June / July 1994
by Casey Davidson
Sam & Howard Josepher's big city problems
Sam and Howard Josepher are mad as hell and I, for one, can't believe it. An hour ago, we met to talk about how they created AIDS Risk Reduction for IV Drug Users and Ex-Offenders (ARRIVE), a series of classes that teach people who are at high risk about AIDS. The Josephers speak about their success with ARRIVE in the friendly and familiar tones of you basic, run-of-the-mill do-gooders. Then suddenly their mood changes into anger. I can now see behind the generic altruism and into the raw frustration that truly drives AIDS activists associated with social service.
"We have found that the health epidemic which includes HIV, AIDS, tuberculosis and sexually transmitted diseases, is happening in about eight neighborhoods in New York City," says Howard indignantly. "These are the same neighborhoods that 75 percent of convicts in New York State prisons come from. If you can narrow it down, how can you tell me we can't do something about this? We don't have the desire or the will or the commitment."
"Or the leadership," says Sam. "The frustration we feel is that we see firsthand how this can be stopped. It's not a difficult task. You need to be organized and focused. Why does it always have to come from the people who have HIV or who are sick? They can't do it all."
The Josephers, who have been married for seven years and have a 6-year-old daughter, created ARRIVE in 1998 with a research grant from the National Institutes on Drug Abuse to teach parolees straight out of jail about AIDS. Howard wears a tie, and Sam is an actress with a wonderful New Yawk accent and a halo of brown curly hair. They look so, well, straight I wondered how did a nice couple like them find themselves in a place like this? Howard was in jail, of course. He was smacked out on heroin 27 years ago. After rehab, he eventually became a psychotherapist. Sam taught corporate classes on communication and had been trained as a medic in the army. They started a group to educate ex-convicts who were needle users and were therefore at high risk for HIV.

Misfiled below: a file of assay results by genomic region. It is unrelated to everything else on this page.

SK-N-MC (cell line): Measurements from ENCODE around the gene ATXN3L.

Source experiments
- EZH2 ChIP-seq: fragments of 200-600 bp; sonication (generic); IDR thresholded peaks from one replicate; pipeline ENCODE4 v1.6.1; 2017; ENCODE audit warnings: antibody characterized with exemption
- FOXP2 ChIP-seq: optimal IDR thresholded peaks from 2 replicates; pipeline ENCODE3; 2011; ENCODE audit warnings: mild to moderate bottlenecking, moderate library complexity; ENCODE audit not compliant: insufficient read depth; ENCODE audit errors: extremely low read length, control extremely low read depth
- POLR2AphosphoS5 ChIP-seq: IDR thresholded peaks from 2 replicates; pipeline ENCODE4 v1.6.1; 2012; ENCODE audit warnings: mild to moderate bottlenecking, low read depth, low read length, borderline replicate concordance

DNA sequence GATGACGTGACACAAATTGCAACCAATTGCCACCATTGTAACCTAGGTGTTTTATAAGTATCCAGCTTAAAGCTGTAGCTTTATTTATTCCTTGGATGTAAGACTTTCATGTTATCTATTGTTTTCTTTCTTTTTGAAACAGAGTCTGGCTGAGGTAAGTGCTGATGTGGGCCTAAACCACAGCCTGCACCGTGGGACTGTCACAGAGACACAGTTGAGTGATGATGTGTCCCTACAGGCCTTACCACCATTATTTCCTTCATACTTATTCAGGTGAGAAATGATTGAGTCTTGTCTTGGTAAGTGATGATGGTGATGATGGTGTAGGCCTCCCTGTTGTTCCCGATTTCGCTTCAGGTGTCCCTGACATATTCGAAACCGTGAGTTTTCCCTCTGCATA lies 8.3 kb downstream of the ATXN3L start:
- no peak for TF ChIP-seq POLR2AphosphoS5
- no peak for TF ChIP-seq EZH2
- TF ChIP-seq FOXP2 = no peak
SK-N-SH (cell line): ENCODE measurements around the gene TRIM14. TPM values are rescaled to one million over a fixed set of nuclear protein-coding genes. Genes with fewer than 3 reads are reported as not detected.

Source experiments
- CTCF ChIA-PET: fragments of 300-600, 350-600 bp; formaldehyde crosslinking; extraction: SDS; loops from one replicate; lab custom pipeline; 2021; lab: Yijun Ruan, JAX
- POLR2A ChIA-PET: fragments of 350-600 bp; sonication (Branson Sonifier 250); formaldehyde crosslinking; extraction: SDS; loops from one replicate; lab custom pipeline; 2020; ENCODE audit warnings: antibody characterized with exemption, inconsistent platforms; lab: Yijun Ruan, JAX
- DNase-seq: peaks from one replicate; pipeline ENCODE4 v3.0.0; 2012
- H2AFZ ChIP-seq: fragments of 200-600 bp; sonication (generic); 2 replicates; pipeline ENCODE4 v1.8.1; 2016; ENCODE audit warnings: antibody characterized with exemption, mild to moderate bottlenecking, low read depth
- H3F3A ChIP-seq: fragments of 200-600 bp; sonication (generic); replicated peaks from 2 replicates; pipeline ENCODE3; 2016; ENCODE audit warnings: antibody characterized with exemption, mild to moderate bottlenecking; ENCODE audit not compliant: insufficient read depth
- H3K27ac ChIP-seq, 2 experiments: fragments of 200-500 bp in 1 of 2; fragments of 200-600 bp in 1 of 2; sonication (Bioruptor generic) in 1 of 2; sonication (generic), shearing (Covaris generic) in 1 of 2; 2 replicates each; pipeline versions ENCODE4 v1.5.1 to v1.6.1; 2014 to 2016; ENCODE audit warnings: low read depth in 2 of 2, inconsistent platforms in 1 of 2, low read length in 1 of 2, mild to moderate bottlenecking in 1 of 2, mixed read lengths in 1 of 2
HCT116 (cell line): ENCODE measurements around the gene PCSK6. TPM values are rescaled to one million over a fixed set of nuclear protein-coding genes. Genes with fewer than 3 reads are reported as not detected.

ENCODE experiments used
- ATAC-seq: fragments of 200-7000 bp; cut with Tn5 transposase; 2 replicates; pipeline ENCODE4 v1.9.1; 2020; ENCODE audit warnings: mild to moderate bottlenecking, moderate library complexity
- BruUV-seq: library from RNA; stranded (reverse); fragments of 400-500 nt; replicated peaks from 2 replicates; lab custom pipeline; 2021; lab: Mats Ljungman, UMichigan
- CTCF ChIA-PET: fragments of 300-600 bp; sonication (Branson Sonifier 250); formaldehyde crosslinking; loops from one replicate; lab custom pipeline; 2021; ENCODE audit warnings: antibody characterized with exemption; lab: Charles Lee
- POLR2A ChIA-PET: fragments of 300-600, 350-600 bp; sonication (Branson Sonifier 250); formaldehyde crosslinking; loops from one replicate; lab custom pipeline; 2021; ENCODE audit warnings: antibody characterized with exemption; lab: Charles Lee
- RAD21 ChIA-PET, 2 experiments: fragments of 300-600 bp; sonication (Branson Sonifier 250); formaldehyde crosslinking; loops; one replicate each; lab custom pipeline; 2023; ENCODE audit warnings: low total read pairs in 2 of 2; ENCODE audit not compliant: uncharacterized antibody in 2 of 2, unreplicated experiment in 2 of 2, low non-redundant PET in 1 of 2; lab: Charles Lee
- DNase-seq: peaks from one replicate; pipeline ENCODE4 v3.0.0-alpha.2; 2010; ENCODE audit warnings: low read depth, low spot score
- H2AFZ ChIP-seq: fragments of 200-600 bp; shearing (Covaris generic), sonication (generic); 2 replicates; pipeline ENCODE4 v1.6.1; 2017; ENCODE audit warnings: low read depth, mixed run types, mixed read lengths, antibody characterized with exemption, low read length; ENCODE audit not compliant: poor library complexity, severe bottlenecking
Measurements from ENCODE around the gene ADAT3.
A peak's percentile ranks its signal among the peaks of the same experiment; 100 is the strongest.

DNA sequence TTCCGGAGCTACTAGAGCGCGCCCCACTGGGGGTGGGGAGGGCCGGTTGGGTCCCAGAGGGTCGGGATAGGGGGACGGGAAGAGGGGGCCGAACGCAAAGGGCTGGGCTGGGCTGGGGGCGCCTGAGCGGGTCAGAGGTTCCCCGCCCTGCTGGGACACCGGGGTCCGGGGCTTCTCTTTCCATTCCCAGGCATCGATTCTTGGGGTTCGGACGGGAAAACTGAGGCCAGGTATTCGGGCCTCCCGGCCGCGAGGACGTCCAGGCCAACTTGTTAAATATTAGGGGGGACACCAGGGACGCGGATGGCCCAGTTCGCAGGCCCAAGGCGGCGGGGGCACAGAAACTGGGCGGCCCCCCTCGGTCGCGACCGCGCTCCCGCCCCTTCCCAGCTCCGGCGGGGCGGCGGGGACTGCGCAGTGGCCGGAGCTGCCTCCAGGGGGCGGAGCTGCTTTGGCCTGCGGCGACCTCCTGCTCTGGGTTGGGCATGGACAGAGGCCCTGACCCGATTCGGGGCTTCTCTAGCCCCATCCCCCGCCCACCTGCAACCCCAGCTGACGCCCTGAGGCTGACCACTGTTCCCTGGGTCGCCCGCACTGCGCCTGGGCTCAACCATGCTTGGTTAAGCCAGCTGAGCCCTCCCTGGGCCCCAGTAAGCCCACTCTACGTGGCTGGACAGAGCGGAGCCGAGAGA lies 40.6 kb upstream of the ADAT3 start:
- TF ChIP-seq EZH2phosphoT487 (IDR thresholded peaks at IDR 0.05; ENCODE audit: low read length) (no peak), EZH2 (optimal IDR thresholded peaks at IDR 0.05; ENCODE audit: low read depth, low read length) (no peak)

"There were quite a few who were being tested in the 1980 [in prison] and were given no feedback, no counseling, no treatment," says Howard. "The pwople we were getting were not only in need of services, but were skeptical because they felt used."
It was a tricky balancing act to pull off because ARRIVE also had to encourage -- almost coax, really -- at-risk offenders who hadn't been tested to get tested and then help them deal with the results.
Some of the people joining were still using drugs. "We decided the person getting high was the most at-risk person for spreading HIV," says Howard. "That's the one person we didn't want to lose." That thinking goes against most thinking on recovery, that being drug- or alcohol-free comes first. "AIDS really changed that whole concept of having to be drug-free to receive services," says Sam. "AIDS has to come first because that's the life threatening situation."
Classes at ARRIVE take place in nondescript rooms in the TriBeCa section of Manhattan and are taught by ex-offenders, ex-junkies or HIV positive instructors. The program lasts eight weeks, three nights a week, two-and-a-half hours per night. They learn everything from safe sex and meditation to preparing a résumé and the power of hope. Some people are still using drugs and nod out during class. "The last thing we want to do is drive them underground because of being ashamed for using," says Sam.
The hope, which has been borne out by the more than 1,500 graduates, is that ARRIVE creates people who can communicate and share the message. "They can go back to their communities and talk about what they know about AIDS," says Howard.
Since the original grant ended, the Josephers have become fundraisers themselves, surviving on donations from friends and other grants. They've widened who they include as families of users, and they have added an adolescent group partially funded by the American Foundation for AIDS Research (AmFAR).
Their immediate concern, however, is not funding but space. "We're here under duress," says Howard. "We're walking around with $100,000 to pay in rent for the first year and there's no space. I've made bids on 40 places, but nothing."
What they need, of course, is an enlightened New York City landlord not afraid of renting to a group that helps HIV positive drug abusers.
The more the Josephers wait, the more frustrated they become. With the Josephers, these run-of-the-mill urban angels, AIDS activism has really hit home.
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